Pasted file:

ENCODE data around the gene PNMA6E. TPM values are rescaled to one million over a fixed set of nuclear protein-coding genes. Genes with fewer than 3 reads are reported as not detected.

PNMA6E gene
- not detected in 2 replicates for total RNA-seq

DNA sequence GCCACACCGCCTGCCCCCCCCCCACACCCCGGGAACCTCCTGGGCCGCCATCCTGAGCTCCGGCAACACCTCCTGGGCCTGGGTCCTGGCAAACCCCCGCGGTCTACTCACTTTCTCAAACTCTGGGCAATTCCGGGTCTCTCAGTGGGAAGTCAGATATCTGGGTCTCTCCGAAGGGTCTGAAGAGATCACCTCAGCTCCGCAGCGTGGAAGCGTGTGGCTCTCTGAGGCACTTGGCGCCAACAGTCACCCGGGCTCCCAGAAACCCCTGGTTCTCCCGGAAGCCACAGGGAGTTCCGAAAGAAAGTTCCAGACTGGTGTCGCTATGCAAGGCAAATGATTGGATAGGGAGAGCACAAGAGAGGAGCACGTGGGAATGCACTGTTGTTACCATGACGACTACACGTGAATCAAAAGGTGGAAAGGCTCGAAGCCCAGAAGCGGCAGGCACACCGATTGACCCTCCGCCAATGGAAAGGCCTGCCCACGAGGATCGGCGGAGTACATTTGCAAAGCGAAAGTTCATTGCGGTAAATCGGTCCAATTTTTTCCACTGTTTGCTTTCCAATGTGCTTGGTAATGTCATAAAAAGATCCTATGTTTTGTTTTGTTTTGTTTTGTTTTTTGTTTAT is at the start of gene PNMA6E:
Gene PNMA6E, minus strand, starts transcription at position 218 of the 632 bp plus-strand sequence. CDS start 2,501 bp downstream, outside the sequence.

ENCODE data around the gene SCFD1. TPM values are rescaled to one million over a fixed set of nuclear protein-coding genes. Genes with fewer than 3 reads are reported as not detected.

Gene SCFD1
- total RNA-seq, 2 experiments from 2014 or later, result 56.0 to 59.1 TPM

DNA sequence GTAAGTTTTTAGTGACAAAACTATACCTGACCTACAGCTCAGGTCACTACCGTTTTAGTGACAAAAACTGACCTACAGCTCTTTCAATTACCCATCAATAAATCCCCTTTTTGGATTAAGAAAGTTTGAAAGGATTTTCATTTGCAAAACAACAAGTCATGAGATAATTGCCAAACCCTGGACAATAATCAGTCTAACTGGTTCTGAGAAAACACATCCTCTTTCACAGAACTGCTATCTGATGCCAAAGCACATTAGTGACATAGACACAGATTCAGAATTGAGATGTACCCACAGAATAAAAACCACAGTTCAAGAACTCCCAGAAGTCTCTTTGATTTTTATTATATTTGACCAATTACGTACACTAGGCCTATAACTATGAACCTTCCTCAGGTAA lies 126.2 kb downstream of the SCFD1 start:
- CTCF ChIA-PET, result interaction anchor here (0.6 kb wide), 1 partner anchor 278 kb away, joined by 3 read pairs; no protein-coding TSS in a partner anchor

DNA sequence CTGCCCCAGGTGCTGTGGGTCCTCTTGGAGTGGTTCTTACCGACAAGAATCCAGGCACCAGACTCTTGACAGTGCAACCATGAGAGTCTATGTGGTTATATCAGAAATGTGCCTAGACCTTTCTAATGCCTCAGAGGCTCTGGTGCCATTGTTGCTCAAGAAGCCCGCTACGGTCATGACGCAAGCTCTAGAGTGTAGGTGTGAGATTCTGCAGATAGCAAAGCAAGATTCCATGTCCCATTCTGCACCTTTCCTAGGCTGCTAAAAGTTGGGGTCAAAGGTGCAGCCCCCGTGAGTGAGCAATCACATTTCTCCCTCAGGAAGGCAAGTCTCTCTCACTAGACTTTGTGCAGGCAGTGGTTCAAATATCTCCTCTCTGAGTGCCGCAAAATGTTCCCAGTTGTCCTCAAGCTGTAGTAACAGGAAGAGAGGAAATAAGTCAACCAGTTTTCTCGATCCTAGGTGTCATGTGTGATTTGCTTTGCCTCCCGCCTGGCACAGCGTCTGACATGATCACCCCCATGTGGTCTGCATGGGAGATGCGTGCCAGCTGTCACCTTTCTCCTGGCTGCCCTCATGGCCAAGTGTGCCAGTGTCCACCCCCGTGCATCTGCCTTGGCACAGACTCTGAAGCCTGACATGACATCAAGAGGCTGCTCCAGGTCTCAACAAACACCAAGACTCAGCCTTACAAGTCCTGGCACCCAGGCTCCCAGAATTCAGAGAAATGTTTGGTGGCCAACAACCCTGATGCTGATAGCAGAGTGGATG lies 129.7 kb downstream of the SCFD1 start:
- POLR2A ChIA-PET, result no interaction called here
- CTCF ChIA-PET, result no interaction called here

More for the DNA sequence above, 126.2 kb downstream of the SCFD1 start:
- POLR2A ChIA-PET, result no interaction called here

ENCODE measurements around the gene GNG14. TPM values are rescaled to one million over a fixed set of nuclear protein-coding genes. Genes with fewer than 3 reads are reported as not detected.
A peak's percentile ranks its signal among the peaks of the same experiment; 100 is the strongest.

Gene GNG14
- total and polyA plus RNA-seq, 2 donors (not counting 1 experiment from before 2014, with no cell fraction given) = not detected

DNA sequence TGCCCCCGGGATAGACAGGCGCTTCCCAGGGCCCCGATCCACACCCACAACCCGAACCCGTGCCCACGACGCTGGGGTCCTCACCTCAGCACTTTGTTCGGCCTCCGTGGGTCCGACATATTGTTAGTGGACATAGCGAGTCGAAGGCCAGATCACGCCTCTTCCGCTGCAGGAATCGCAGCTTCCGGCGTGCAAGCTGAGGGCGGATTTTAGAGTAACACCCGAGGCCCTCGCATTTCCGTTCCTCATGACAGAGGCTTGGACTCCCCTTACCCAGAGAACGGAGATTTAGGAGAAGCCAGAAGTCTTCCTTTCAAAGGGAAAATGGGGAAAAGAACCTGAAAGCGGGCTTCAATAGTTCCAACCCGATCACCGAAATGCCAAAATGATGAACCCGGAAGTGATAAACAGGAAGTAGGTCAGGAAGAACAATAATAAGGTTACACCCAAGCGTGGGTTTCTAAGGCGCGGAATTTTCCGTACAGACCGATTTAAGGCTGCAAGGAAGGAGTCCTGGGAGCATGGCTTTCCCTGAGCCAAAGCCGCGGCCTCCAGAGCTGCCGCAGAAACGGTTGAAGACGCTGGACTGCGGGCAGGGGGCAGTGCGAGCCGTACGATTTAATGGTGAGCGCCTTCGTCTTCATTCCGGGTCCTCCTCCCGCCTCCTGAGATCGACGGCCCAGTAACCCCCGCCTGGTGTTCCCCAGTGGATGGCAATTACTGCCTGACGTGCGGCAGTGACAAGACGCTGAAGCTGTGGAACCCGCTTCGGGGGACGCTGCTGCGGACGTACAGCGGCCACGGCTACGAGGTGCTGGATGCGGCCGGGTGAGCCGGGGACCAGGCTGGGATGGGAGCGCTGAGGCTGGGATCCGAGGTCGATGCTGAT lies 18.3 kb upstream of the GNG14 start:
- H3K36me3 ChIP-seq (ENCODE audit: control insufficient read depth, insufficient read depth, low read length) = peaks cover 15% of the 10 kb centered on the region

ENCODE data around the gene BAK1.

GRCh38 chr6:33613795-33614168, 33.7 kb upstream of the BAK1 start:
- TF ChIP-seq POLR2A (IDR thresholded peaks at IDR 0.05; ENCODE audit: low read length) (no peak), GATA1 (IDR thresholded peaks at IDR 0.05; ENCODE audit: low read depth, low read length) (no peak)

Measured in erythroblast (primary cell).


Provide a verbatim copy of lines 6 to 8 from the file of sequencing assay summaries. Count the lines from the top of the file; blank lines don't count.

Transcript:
ENCODE data around the gene SCFD1. TPM values are rescaled to one million over a fixed set of nuclear protein-coding genes. Genes with fewer than 3 reads are reported as not detected.

Gene SCFD1
- total RNA-seq, 2 experiments from 2014 or later, result 56.0 to 59.1 TPM